fsck: Error determining size of the physical device: File too large

So, I got done patching this fairly important server, running RedHat 5.10. For reasons I will not go into, the server has about 30TB of direct attached storage. After the reboot, one of the filesystems, in this case it had 16TB of storage, failed to pass automatic fsck check on boot.

So, I booted it into single user mode to take a look:

[root@prdnb0001 dev]# fsck -n /dev/vgmd1200/optlv
fsck 1.39 (29-May-2006)
e2fsck 1.39 (29-May-2006)
Error determining size of the physical device: File too large

That did not look promising. I was little dumbfounded. I googled a few things, saw some not so helpful pages, but nothing 100% definite.

Nevertheless, I got a little bit of inspiration. By the way, my version of e4fsprogs was 1.41.12-3.el5. The filesystem was ext4 filesystem so I gave this a shot:

[root@prdnb0001 dev]# fsck.ext4 -n /dev/vgmd1200/optlv

…and filesystem check proceeded to run just fine. I did not have time to dig into why this worked and automatic fsck check on boot failed. Maybe someone can shed some light on this.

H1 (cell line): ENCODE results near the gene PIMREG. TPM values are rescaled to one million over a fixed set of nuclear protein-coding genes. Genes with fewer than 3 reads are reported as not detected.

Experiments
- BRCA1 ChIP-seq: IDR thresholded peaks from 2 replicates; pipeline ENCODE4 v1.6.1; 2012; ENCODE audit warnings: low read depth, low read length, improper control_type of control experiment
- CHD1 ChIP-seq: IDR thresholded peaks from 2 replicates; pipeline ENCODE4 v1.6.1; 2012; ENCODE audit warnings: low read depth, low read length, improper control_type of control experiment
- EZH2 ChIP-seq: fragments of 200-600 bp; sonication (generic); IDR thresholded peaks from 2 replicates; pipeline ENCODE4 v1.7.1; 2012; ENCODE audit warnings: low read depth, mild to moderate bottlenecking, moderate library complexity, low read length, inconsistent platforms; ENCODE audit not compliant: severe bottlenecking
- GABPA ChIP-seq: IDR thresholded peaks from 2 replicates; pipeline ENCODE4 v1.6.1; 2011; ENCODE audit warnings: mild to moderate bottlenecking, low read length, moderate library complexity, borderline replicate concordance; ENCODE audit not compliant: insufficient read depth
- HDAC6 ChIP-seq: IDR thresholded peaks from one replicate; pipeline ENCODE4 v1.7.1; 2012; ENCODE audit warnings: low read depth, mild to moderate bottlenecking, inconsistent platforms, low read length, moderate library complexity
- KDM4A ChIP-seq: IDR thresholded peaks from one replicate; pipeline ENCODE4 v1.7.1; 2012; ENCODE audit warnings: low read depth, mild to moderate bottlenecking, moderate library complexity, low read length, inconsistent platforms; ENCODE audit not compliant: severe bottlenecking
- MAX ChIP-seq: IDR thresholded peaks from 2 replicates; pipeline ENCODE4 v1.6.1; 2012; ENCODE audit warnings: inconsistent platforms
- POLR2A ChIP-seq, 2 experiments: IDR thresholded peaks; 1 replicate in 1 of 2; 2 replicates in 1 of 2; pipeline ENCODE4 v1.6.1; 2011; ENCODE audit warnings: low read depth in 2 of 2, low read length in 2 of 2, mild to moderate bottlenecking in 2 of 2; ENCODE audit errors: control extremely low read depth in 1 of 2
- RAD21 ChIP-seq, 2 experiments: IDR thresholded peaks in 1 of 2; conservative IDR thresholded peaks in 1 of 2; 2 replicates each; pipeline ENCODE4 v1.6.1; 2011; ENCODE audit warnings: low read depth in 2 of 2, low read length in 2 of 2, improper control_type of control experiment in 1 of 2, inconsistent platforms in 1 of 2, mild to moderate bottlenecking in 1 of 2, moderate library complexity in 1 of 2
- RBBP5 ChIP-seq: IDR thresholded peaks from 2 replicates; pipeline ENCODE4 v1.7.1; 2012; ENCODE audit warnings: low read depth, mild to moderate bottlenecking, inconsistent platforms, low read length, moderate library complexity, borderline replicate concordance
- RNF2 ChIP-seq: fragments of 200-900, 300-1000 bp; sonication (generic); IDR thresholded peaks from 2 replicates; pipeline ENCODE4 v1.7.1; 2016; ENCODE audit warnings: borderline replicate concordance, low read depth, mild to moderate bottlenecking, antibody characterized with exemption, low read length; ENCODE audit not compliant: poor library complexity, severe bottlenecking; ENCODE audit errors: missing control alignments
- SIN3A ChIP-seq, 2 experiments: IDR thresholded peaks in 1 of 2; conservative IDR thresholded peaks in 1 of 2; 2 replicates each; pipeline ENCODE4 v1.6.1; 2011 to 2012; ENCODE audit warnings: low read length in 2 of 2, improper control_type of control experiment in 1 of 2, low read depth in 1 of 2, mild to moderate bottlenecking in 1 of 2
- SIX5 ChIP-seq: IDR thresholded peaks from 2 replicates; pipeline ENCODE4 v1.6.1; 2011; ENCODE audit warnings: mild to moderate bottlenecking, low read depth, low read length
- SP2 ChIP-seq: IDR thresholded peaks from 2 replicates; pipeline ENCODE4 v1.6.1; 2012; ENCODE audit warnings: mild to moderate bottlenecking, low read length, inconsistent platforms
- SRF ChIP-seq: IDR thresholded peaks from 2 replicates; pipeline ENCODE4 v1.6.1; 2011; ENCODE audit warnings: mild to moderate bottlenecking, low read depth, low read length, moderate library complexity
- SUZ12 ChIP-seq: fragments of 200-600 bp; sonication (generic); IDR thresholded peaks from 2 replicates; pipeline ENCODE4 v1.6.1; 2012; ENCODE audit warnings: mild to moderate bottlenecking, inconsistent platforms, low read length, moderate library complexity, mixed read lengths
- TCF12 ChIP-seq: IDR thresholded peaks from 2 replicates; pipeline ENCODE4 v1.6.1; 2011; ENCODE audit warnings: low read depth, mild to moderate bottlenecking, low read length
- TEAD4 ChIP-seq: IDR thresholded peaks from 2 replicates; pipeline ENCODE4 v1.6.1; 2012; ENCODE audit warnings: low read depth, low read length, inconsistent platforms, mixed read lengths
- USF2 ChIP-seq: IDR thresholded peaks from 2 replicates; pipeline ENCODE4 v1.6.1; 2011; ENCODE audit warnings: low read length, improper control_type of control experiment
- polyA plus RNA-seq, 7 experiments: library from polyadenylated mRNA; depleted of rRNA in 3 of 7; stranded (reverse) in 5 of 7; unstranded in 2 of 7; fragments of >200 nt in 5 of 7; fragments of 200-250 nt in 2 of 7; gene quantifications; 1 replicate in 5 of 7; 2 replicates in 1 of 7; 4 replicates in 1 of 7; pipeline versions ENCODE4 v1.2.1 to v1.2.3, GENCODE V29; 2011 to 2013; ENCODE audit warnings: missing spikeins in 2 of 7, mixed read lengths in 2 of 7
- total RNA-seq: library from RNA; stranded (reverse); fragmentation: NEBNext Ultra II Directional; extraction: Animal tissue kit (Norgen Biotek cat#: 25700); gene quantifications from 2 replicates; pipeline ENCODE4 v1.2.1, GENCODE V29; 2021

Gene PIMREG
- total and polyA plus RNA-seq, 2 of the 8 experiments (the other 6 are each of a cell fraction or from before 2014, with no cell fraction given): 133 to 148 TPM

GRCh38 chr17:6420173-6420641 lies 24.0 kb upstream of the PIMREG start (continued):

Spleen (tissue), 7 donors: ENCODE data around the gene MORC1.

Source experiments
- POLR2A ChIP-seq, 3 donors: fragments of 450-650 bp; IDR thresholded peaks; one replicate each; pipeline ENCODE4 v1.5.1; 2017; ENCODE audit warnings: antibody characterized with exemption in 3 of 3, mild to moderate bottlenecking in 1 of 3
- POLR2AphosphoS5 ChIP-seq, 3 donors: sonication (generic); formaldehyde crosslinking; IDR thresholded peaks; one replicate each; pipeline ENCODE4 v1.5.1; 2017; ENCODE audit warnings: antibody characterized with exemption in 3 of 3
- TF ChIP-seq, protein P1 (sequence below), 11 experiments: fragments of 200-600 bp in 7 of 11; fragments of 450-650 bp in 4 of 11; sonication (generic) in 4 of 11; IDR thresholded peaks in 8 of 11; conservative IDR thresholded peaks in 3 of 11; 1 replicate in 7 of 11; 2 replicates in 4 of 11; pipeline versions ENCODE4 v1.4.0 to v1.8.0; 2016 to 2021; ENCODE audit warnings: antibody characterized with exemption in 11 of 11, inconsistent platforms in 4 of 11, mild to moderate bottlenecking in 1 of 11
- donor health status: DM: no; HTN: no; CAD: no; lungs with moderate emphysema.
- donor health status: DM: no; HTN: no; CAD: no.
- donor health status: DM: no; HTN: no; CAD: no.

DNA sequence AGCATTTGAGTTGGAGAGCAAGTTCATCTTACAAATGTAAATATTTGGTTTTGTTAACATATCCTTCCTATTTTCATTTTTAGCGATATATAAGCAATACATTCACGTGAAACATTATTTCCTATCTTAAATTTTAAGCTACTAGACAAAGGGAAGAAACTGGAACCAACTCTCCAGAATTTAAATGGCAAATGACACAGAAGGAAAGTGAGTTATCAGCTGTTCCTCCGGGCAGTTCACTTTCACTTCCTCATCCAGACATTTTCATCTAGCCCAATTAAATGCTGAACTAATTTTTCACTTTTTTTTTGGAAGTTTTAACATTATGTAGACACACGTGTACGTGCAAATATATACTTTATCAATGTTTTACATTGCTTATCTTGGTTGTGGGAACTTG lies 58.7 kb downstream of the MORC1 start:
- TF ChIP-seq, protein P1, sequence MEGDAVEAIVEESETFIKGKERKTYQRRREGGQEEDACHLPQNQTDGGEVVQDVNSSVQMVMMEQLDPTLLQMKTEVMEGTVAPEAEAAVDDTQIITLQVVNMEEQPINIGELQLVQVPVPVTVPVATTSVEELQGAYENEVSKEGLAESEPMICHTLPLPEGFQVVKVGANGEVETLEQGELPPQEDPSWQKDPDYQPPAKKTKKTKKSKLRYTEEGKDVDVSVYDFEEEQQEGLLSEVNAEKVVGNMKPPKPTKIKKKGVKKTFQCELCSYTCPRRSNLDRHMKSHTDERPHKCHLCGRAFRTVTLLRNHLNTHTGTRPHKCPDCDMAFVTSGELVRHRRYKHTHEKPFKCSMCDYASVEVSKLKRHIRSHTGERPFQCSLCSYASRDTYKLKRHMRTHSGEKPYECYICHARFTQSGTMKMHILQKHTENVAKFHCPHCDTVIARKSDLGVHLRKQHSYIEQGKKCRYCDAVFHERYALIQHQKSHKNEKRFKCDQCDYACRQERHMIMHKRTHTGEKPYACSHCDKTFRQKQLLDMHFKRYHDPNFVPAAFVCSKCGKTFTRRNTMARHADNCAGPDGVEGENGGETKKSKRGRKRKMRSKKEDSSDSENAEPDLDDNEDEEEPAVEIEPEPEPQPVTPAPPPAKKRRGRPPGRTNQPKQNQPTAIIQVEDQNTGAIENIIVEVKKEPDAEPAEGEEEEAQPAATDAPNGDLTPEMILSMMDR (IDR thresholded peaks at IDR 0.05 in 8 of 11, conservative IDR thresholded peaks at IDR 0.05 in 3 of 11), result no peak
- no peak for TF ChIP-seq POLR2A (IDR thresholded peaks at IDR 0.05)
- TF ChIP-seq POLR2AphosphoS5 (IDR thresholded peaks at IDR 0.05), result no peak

In any case, reading man pages always pays and once in a while you find out something cool such as:

SIGUSR1 This signal causes e2fsck to start displaying a completion bar or emitting progress information.

So by doing:

[root@prdnb0001 ~]# pkill -SIGUSR1 fsck.ext4

in another terminal window, I was able to get progress bar for the running check.

Posted on September 30, 2013 at 09:42 by somedude · Permalink · Leave a comment
In: centos, ext4, linux, linux tips, redhat, storage

Unfinished transactions in yum

I was patching this “pseudo server” the other day. Resources on the server were not monitored. Of course / was low on space and yum failed. Subsequent run of yum update threw the following message:

[root@web0001 sbin]# yum update
Loaded plugins: rhnplugin, security
This system is receiving updates from RHN Classic or RHN Satellite.
Setting up Install Process
Resolving Dependencies